Defendant argues that because he practiced dentistry as a professional dental corporation, he is not subject to individual liability, and cannot be sued personally. He is mistaken.

The ADA prohibits discrimination of the basis of disability by any "person who owns, leases (or leases to), or operates a place of public accommodation." 42 U.S.C. § 12182(a). Dr. Morvant's professional dental corporation operates a place of public accommodation as defined by the Act. Dr. Morvant, as the owner, president, and sole director of his professional dental corporation, owns and operates his dental practice. Dr. Morvant personally falls within the broad sweep of the ADA.

In first case to consider this issue under the ADA, the defendant, like Dr. Morvant, was the sole shareholder of the corporation that was alleged to have engaged in discriminatory practices, and was the person responsible for making the discriminatory decision on behalf of the employer corporation. EEOC v. AIC Security Investigations, Ltd., 1993 WL 427454 (N.D.Ill. Oct. 21, 1993). After a comprehensive analysis of the issue, that court concluded that the remedial purposes of the ADA would be subverted if those persons most responsible for discriminatory acts and policies were shielded from personal liability by a corporate entity. Id. at *9.

In Moss v. Ole South Real Estate, Inc., 933 F.2d 1300, 1312 (5th Cir. 1991), (citations omitted) a black couple sued a real estate corporation and its owner and corporate officer in his individual as well as corporate capacity, for violations of federal civil rights *1095 statutes. The Fifth Circuit held that when corporate officers directly participate in or authorize the commission of a wrongful act, even if the act is done on behalf of the corporation, they may be personally liable. Id. at 1312 (citing Mozingo v. Correct Mfg. Corp., 752 F.2d 168, 173 (5th Cir.1985)). The Court noted that if the jury found the individual corporate officers directly participated in discrimination or authorized discrimination, they may be held personally liable. Id. If both the individual and the corporation may be liable, it is irrelevant if either or both parties are sued.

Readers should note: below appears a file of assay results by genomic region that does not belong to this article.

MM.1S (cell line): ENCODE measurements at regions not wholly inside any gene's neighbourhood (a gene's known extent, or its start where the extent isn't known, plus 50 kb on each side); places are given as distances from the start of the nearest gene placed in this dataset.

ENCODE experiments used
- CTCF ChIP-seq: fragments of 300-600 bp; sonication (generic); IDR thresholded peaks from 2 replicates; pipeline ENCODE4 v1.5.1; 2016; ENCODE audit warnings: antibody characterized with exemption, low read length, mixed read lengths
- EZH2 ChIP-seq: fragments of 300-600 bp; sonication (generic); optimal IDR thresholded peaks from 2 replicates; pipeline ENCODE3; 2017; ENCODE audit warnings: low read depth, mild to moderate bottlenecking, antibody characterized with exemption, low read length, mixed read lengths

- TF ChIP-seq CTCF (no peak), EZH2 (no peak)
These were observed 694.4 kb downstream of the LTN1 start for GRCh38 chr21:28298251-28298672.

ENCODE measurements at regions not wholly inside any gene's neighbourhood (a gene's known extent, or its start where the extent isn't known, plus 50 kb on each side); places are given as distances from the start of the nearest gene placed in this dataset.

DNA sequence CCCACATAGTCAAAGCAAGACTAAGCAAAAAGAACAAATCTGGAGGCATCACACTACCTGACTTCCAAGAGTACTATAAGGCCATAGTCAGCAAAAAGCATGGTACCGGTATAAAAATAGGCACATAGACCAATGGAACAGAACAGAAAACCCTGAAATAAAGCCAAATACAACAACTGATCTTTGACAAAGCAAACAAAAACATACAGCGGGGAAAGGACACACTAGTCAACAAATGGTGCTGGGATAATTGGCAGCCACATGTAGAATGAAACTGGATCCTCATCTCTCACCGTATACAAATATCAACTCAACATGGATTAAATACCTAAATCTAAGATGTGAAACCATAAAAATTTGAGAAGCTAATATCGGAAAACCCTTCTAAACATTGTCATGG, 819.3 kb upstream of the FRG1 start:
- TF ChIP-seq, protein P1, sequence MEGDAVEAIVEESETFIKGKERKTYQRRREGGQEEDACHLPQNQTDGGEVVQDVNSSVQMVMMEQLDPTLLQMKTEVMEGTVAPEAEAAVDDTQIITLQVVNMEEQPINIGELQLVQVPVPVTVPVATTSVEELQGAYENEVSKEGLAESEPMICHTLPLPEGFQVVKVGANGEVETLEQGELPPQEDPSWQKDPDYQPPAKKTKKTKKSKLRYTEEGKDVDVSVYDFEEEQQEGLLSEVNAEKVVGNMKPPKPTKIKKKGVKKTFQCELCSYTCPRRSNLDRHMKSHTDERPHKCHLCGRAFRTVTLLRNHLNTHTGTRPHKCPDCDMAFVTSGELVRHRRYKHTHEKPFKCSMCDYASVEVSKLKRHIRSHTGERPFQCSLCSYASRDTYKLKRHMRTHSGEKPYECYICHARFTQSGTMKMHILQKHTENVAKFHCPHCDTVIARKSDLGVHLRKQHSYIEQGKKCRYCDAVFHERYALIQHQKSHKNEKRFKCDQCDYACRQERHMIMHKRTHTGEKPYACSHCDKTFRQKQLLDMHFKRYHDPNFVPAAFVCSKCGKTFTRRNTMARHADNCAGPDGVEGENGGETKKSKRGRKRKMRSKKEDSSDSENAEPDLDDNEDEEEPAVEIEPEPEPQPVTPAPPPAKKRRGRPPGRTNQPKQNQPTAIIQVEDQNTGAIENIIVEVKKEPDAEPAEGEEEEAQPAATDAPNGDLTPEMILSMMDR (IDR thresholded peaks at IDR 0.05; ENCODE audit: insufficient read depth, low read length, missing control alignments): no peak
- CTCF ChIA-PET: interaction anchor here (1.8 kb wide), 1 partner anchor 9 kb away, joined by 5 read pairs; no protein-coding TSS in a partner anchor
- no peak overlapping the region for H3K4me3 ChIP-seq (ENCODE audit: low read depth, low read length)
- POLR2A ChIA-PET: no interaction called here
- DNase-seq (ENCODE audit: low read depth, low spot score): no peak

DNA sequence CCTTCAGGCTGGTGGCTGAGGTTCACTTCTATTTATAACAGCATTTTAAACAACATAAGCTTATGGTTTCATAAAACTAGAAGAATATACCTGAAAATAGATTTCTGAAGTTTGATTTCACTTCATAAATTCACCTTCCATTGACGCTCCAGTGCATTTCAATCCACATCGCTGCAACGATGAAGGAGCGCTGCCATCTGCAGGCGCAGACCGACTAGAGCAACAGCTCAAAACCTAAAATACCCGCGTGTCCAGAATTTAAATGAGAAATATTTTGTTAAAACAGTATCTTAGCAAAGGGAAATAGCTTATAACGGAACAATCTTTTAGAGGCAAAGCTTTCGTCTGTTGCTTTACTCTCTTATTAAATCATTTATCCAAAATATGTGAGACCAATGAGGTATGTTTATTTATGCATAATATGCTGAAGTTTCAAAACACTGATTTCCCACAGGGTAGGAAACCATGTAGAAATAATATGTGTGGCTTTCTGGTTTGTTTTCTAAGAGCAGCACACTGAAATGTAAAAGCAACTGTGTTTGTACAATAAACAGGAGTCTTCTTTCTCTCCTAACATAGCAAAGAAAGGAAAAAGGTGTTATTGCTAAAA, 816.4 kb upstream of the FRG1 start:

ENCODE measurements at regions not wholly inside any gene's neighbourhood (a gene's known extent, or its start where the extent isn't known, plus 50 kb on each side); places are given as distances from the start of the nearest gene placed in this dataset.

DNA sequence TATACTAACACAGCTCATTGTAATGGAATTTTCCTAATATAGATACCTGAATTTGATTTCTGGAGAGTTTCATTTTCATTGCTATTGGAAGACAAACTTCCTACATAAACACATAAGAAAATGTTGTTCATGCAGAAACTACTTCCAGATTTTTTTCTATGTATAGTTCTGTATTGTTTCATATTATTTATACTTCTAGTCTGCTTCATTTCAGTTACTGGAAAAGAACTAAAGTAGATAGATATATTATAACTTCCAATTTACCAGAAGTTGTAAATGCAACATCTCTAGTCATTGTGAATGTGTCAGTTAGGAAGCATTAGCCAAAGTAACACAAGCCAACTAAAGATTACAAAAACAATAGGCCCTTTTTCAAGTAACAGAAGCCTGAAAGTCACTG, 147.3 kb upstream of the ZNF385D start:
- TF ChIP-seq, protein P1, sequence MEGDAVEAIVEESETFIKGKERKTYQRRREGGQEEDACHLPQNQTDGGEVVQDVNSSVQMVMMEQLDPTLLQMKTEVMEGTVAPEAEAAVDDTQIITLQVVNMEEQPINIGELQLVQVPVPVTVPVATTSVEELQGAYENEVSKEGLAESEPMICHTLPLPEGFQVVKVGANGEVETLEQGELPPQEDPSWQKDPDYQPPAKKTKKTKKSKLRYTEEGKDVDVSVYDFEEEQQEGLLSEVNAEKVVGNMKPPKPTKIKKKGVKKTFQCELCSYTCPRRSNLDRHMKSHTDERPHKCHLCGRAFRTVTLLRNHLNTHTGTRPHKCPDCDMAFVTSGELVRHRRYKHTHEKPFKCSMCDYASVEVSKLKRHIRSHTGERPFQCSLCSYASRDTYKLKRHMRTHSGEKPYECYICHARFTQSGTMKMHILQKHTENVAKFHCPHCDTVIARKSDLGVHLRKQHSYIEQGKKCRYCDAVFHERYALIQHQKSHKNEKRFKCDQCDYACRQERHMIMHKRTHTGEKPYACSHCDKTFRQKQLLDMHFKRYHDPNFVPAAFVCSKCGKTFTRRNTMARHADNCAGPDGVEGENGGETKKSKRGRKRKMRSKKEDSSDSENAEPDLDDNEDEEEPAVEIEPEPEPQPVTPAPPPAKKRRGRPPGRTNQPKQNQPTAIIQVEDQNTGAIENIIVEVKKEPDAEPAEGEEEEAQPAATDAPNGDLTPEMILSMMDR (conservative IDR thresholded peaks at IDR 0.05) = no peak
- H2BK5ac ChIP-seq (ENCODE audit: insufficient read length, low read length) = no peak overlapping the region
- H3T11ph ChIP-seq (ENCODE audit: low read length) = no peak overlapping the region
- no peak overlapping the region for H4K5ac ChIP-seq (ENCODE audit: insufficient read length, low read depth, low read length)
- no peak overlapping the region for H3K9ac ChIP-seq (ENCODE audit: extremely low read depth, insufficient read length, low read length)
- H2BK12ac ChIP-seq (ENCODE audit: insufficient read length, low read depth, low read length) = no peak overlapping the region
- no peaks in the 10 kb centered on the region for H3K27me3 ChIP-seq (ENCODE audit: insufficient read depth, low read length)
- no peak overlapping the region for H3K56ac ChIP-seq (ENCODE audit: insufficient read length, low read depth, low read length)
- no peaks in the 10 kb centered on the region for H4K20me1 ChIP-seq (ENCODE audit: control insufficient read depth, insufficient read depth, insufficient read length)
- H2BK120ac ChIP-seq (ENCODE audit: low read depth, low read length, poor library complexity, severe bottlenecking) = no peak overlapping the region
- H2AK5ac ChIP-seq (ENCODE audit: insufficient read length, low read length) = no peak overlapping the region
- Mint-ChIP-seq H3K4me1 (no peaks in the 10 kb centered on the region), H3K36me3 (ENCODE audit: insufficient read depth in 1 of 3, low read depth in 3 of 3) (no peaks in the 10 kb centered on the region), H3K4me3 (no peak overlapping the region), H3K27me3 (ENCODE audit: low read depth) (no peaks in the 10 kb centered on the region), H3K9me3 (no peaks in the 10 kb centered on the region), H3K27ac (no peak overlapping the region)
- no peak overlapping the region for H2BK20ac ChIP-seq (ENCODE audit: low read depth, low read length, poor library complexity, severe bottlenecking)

Defendant moved to strike the government's demand for monetary damages for Ismael Pena because Mr. Pena is deceased, and for "other aggrieved persons" because the complaint does not identify those individuals, or allege any discriminatory acts against those individuals.

A. Mr. Pena

The government's complaint requests compensatory damages to Mr. Pena, a person allegedly injured by defendant's discriminatory conduct. The ADA authorizes the Attorney General to seek monetary damages on behalf of any person aggrieved by a defendant's discriminatory conduct. 42 U.S.C. § 12188(b) (2) (B).

When a federal civil rights statute is silent as to whether the government may seek damages on behalf of an aggrieved person who has died prior to the commencement of the civil action, 42 U.S.C. § 1988 directs the court to apply the law of the forum state. Section 1988 uses sweeping language, and was designed to remedy the deficiencies and effectuate the underlying purposes of federal civil rights statutes. Brazier v. Cherry, 293 F.2d 401, 408 (5th Cir.), cert. denied, 368 U.S. 921, 82 S. Ct. 243, 7 L. Ed. 2d 136 (1961).

In Robertson v. Wegmann, 436 U.S. 584, 589, 98 S. Ct. 1991, 1995, 56 L. Ed. 2d 554 (1978), the Court held that since 42 U.S.C. § 1983 was silent as to the issue of survivability, 42 U.S.C. § 1988 required the district court to apply the Louisiana survivorship law. Id. at 588, 98 S. Ct. at 1994. In that case, the Supreme Court affirmed the district court's dismissal of a Section 1983 claim when the plaintiff died before trial leaving no survivors as listed in the applicable Louisiana statute.